Executive Board Chairman Roland Harings discusses challenges, approaches, and hard decisions.
A brief overview of our business model, and why recycling is becoming more and more important to us as a driver of earnings.
What recycling raw materials do we use, what innovations are we researching, and what trends benefit us? Three behind-the-scenes reports.
> Recycling Qualities> Research & Development> Recycling Markets & Market Drivers
A discussion with Prof. Reuter on why we have to rethink product design and an interview with Ms. von Hahn about how Aurubis helps shape metal recycling from a political angle.
A report on the dialogue between the companies TKF and Aurubis about CO2 emissions, closed loops, and why metals are here to stay.
Research & Development
"Lithium-ion batteries are more electrical scrap than battery"
What will be the scrap of tomorrow? Dr. Marcus Eschen, recycling expert in the Research & Development department, tackles this and other questions. An interview about challenges in recycling, lithium-ion batteries, and why he’s on the lookout for the unusual.
DR. ESCHEN, WHAT DOES THE RECYCLING OF THE FUTURE LOOK LIKE?
Eschen: We’re dealing with more and more complexity, especially in the recycling of electrical scrap, so the number of metals is rising. But because products have to be increasingly efficient, everything’s becoming smaller as well – including the metal components. We’ve experienced this trend for years, and it will continue. As a result, it’s becoming increasingly important to recover even the metals that are only present in small concentrations. Tantalum, a base metal needed for building capacitors, is a good example. Currently, it oxidizes in the recycling process, so it ends up in the slags and we lose it. In a research project, we’re currently working on ways to remove tantalum before the melting process. This could be interesting for other metals such as gallium and indium as well. So innovative solutions are more in demand than ever.
The proportion of plastic in electrical scrap is growing, while the proportion of metal is falling. What does that mean for Aurubis?
Eschen: For one, we have to process larger and larger raw material volumes to recover the same amount of metal. This confronts us with multiple challenges: separating the plastic from the electrical scrap will become more important than it already is. We have to work on the existing systems and improve detection rates.
At the same time, however, there’s the question of: What do we do with all of the plastic? There are plastic recyclers, but not enough of them for the volumes that accumulate in Europe alone. We’re therefore considering what feasible and efficient solutions could look like – in some cases, together with industrial and research partners. One possible idea is to recover oil from the plastic, which could then ideally be used by the chemical industry, for instance.
Everyone’s talking about recycling lithium-ion batteries. Is that a topic for Aurubis as well?
Eschen: Of course! After all, lithium-ion batteries are actually more electrical scrap than classic battery. Lithium-ion batteries consist of different components that Aurubis can already handle today. At the same time, they would also bring more metals into our smelter network that we’re not quite as involved with yet, such as nickel. However, there haven’t been any reliable volumes for recycling lithium-ion batteries so far. On top of that, there are very different battery systems on the market that aren’t processed the same way and that contain different materials. And they’re changing all the time. As a result, we can’t exactly say what’s in store for us – but we’re preparing for it.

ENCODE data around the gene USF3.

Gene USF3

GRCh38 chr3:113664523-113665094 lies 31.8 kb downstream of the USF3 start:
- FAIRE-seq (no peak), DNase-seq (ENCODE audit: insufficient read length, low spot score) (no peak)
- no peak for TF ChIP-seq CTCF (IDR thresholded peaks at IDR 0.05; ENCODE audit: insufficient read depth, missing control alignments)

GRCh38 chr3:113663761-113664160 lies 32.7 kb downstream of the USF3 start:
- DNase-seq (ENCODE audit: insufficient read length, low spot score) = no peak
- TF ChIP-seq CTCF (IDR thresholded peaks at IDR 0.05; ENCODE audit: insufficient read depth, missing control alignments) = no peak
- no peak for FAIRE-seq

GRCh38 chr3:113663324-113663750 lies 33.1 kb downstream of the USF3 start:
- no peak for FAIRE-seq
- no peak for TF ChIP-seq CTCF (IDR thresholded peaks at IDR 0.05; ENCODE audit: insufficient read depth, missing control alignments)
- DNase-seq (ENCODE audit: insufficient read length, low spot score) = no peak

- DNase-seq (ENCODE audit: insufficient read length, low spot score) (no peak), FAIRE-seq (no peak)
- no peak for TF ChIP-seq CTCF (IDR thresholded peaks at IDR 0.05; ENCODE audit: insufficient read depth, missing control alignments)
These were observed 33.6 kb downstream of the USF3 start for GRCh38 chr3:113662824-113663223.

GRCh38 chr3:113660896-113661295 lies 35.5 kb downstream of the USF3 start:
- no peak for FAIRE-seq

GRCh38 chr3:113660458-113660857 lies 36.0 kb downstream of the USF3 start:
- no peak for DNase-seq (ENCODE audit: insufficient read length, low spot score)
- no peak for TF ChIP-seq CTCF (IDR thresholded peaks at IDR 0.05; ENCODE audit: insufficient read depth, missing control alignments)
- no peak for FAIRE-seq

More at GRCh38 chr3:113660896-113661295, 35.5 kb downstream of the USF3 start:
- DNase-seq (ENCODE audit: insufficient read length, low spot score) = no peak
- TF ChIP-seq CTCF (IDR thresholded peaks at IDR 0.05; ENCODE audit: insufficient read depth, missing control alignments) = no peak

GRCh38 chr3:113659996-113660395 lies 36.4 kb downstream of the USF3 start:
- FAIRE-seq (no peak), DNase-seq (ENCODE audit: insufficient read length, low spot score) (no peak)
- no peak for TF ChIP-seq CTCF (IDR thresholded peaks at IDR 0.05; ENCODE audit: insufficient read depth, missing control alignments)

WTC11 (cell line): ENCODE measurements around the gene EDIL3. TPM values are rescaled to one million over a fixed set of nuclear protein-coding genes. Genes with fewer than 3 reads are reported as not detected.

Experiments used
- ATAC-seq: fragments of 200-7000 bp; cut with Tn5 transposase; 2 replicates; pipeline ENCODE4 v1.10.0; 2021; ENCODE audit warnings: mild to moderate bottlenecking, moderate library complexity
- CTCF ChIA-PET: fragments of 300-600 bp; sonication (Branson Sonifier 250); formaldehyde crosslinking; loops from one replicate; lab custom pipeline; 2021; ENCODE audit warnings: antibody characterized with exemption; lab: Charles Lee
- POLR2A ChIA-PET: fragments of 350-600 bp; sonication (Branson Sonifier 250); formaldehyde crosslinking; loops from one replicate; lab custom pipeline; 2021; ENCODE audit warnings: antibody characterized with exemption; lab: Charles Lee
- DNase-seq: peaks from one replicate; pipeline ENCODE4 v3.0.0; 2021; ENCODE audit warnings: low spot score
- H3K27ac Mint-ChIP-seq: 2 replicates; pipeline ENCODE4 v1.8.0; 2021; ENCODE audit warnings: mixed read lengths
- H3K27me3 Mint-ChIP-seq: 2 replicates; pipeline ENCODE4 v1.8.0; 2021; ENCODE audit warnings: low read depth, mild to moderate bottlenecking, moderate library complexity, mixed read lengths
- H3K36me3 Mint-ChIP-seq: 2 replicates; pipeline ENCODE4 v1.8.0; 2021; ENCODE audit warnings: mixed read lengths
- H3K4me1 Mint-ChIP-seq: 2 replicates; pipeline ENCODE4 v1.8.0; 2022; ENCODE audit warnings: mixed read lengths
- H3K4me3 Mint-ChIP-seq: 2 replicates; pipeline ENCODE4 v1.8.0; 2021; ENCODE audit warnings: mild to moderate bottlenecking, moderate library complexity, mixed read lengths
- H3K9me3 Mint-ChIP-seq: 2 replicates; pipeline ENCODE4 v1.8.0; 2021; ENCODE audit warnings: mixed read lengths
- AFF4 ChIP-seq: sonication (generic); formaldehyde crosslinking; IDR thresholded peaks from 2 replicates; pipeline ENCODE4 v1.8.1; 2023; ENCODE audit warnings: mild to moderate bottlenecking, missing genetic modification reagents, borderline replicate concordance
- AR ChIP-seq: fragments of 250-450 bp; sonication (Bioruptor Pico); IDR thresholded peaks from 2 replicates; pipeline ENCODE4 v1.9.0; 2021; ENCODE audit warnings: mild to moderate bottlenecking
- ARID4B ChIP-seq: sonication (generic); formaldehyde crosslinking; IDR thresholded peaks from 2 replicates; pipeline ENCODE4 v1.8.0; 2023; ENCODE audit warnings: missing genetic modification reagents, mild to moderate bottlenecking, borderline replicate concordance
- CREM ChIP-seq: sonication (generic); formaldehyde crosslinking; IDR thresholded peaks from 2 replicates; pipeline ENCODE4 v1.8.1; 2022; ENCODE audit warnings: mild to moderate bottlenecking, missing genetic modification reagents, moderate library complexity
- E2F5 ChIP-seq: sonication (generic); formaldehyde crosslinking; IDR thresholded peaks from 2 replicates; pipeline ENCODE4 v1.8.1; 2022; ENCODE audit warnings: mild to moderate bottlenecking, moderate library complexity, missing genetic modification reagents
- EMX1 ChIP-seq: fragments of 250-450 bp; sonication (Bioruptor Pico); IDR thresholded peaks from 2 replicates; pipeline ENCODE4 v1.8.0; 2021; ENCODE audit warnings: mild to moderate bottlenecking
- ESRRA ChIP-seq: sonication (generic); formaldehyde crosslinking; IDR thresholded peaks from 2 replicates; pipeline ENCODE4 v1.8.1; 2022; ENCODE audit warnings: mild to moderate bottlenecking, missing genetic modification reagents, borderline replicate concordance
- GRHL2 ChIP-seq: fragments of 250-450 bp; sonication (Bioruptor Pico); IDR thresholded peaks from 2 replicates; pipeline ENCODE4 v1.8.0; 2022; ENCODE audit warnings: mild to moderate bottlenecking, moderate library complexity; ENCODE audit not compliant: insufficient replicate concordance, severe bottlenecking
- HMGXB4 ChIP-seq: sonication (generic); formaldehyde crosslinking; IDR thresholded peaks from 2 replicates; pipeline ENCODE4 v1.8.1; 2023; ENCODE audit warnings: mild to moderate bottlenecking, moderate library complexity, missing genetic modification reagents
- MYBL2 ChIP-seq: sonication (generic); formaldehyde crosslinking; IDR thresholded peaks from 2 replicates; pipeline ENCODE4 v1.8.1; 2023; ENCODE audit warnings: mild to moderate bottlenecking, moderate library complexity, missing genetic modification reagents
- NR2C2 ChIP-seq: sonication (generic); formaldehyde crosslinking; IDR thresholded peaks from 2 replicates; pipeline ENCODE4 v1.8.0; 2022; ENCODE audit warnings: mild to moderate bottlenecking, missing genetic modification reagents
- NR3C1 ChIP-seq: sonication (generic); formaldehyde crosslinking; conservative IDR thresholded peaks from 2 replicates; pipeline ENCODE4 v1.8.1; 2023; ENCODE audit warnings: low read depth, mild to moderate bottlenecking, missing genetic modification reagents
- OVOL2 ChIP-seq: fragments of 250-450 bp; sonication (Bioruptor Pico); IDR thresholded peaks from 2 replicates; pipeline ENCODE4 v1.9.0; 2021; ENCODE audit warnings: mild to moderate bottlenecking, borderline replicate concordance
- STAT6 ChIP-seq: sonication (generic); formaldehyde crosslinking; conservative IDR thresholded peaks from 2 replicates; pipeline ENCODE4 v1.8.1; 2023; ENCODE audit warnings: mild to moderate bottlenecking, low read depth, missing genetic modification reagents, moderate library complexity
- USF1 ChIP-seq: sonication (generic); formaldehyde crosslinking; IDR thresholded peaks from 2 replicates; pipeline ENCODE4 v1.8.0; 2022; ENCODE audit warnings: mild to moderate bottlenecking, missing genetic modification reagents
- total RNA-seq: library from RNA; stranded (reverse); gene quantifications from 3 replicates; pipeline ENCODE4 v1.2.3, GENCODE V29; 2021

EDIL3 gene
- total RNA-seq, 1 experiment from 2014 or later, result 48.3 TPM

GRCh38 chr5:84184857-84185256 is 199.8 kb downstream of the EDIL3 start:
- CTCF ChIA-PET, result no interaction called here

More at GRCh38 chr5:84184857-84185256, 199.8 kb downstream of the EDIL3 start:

We are increasingly using imaging sensors, for example to further standardize anode casting.
On the topic of Industry 4.0 – what’s going on at Aurubis in this regard?
Eschen: Needless to say, we’re working intensively with the possibilities that sensors and data analysis provide us today. With our current computing power, we’re in a position to implement ideas that seemed a long way off five years ago. This of course only works in connection with the knowledge of our colleagues at the furnace. Collecting data isn’t everything, after all. It’s more about gathering data in a targeted way with a highly efficient set of sensors and then interpreting this data correctly. And interdisciplinary teamwork is key here. We have to bring a variety of skills to the table. This is the only way to improve our process understanding and optimize our process management in the medium term.
Can you name an example?
Eschen: Let’s take the example of the anode. To the untrained eye, all anodes might look the same. But that’s not the case! Every anode has an individual fingerprint since hot copper never flows into the anode mold in exactly the same way. We look at the process for anything that’s unusual because we want standardization. Imaging sensors and comparative analytics now give us the chance to understand what makes a good product. By evaluating the sensor readings of thousands of casting steps, we learn more about the different temperature profiles, for example. Only when we know what happens there specifically can we ask ourselves the question: How can we gradually optimize the casting process? These are the details that ultimately lead to noticeable positive impacts when it comes to our throughput.